Lack of iron often leads to anaemia, extreme fatigue and heart palpitations. Here's how you can fix it.
What makes iron one of the most important minerals is the fact that it carries oxygen through the body, apart from producing red blood cells. The recommended daily intake of this nutrient is 18 mg, and one can only get their dose from food.
A deficiency in iron manifests itself into various health symptoms that are best not ignored. The most common ones include being irritable and supremely fatigued, paleness, shortness of breath, heart palpitations and anaemia (a worrisome dip in haemoglobin).
Here are the symptoms to watch out for, and how to fix them.
1. Fix anaemia with iron-rich seeds and vitamin C
Anaemia is a condition in which the blood does not have enough healthy red blood cells, which means you have low levels of haemoglobin in your body. The most prevalent symptom of this condition is feeling incredibly tired and having heart palpitations.
A great way to fix this is by eating Vitamin C-rich foods together with foods rich in non-heme (plant-based) iron so that your body’s absorption of iron can go up by an average of 300 per cent.
So the next time you’re loading up on pumpkin and hemp seeds that are packed with iron, couple them with some fresh oranges for that much-needed Vitamin C boost.
2. Are you short on breath? Eat enough legumes
Another symptom of iron deficiency is shortness of breath, even while performing simple everyday activities. The best antidote would be to regularly incorporate lysine-rich foods such as legumes and quinoa into your diet. These foods are rich in the amino acid lysine and help increase iron absorption into the body.
Some of the most common varieties of legumes that you can try are adzuki beans, black beans, soybeans, chickpeas, kidney beans and lima beans.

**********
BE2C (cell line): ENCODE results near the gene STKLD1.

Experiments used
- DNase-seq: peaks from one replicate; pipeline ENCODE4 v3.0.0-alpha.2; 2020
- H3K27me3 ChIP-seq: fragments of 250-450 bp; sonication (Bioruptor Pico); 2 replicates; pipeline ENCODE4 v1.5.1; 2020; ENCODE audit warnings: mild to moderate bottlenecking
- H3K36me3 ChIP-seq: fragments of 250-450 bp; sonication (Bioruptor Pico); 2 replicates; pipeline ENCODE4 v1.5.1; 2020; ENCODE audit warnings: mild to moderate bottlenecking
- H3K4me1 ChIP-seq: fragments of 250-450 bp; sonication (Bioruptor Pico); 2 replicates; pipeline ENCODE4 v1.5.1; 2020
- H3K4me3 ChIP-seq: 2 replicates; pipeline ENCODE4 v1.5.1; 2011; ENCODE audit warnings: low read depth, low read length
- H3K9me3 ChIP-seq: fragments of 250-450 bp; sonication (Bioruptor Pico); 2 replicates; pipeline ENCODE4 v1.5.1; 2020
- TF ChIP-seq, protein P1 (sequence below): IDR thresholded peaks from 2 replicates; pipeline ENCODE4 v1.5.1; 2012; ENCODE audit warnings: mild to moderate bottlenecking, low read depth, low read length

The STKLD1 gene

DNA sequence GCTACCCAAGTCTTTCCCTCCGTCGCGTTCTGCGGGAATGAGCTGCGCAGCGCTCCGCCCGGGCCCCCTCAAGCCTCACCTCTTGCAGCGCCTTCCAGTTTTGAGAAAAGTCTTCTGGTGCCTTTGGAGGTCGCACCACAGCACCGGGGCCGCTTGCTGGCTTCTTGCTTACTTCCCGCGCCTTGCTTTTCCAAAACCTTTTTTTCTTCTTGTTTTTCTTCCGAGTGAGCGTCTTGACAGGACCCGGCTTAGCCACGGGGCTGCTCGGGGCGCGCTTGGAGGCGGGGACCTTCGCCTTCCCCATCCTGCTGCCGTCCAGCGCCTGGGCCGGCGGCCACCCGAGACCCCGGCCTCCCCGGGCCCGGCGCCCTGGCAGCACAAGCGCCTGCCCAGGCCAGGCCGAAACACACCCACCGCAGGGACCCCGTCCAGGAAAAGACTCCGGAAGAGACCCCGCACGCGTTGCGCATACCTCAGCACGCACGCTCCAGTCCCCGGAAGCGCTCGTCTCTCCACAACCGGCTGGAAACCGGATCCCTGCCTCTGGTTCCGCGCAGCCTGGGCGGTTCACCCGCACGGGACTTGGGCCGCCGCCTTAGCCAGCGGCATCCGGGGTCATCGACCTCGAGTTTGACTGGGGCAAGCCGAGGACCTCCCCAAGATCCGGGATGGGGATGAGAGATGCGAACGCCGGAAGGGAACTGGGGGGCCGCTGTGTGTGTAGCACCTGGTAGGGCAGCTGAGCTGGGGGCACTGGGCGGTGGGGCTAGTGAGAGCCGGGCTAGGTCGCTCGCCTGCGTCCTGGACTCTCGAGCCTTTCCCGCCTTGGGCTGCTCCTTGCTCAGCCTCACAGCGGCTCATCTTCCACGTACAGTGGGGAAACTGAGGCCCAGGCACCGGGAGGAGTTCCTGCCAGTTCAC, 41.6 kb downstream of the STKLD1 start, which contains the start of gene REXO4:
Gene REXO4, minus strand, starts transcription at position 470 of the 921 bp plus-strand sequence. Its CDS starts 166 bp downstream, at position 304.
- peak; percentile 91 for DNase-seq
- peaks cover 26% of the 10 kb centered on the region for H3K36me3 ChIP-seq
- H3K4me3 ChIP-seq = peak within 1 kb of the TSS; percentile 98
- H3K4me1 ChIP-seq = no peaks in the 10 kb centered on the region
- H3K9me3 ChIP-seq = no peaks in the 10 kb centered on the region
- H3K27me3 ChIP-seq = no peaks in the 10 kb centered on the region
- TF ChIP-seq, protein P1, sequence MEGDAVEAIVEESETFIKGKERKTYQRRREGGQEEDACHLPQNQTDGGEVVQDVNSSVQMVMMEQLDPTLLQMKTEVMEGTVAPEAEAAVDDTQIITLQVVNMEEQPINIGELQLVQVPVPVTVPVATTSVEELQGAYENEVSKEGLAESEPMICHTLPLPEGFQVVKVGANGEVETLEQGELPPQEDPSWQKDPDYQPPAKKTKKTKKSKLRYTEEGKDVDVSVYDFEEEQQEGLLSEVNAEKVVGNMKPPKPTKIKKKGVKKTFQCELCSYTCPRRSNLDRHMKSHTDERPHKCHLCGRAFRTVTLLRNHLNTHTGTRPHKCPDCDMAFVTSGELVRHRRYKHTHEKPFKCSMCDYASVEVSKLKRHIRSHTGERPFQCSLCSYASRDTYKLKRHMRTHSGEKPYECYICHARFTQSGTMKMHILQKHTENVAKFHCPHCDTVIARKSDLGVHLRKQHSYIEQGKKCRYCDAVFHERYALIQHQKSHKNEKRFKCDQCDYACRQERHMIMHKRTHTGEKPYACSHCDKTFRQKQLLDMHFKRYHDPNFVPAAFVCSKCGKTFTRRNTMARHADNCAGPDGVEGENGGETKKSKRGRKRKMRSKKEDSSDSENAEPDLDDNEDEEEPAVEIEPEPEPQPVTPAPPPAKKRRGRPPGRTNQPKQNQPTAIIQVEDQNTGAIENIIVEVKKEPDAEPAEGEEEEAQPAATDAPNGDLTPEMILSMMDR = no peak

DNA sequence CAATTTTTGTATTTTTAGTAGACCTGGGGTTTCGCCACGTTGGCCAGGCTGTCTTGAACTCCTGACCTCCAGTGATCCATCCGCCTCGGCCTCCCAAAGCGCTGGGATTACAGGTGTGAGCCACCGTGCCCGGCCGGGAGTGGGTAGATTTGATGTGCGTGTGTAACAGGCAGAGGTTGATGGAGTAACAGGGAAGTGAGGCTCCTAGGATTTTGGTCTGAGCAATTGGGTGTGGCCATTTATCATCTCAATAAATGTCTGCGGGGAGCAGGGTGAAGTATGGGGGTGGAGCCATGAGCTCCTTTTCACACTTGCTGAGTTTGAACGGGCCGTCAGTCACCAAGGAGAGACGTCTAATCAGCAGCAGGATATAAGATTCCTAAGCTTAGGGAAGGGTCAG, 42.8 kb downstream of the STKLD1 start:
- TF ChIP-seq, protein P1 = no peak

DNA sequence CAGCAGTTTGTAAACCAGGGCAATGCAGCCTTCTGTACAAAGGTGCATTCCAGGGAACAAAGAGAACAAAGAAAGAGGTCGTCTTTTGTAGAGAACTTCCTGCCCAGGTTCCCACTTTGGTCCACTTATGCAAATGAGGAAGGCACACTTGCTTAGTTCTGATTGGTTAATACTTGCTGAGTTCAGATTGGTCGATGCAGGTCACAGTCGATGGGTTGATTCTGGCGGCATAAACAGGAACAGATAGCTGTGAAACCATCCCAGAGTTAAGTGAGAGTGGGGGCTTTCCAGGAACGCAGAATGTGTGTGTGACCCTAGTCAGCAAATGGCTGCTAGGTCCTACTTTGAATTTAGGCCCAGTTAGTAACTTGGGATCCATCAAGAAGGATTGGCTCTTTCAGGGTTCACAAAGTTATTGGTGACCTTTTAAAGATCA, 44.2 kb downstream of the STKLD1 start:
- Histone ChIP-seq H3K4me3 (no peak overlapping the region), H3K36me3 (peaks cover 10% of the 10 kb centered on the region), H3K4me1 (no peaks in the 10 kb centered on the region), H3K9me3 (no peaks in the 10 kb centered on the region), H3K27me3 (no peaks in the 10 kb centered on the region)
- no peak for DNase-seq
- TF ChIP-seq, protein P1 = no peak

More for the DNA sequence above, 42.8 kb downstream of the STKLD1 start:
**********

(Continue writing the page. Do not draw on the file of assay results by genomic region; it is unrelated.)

3. For heart palpitations – iron skillets have got our backs!
For those experiencing heart palpitations, fret not! Along with tweaking your diet and introducing iron-rich foods, cooking in an iron utensil can be doubly effective. A flat, seasoned cast-iron skillet is a must-have in your kitchen because it imparts traces of iron to your food, and doesn’t come with the health risks of chemical-coated cookware.
What’s more it’s super easy to care for too, all you need to do is wash it with warm, soapy water.
4. Experiencing paleness or anaemia? Add green leafy vegetables to your diet
The face often loses colour when there’s a noticeable dip in the body’s iron content. To get the glow and blush back on your cheeks, remember to befriend the green veggies.
Leafy greens, such as spinach, collard and beet greens contain between 2.5–6.4 mg of iron per cooked cup, which is 14–36 per cent of the recommended dietary intake.
Interestingly, it’s 1.1 times more than what you get from the same amount of red meat, chicken or even salmon. Other greens to include in your diet are broccoli, cabbage and Brussels sprouts.
5. Manage dry and damaged hair and skin with prunes and mulberries
From a poor or restrictive diet to heavy blood loss through periods or internal bleeding, inadequate iron in the body often shows on your hair and skin. A quick and easy way to get sufficient iron into your system is by eating fruits that are both tasty and healthy. And the ones that you should be totally rooting for are prunes, olives and mulberries.
Make this all-natural mulberry spread your best friend for the times hunger pangs creep up on you.
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Since the body cannot produce iron on its own, it is imperative that you pay extra attention to the iron-rich foods in your diet. You’ll notice a change in a few weeks; where you won’t be cranky, tired or sleepy all the time. On the contrary, you will have oodles of energy to power through your day!
(Edited by Shruti Singhal)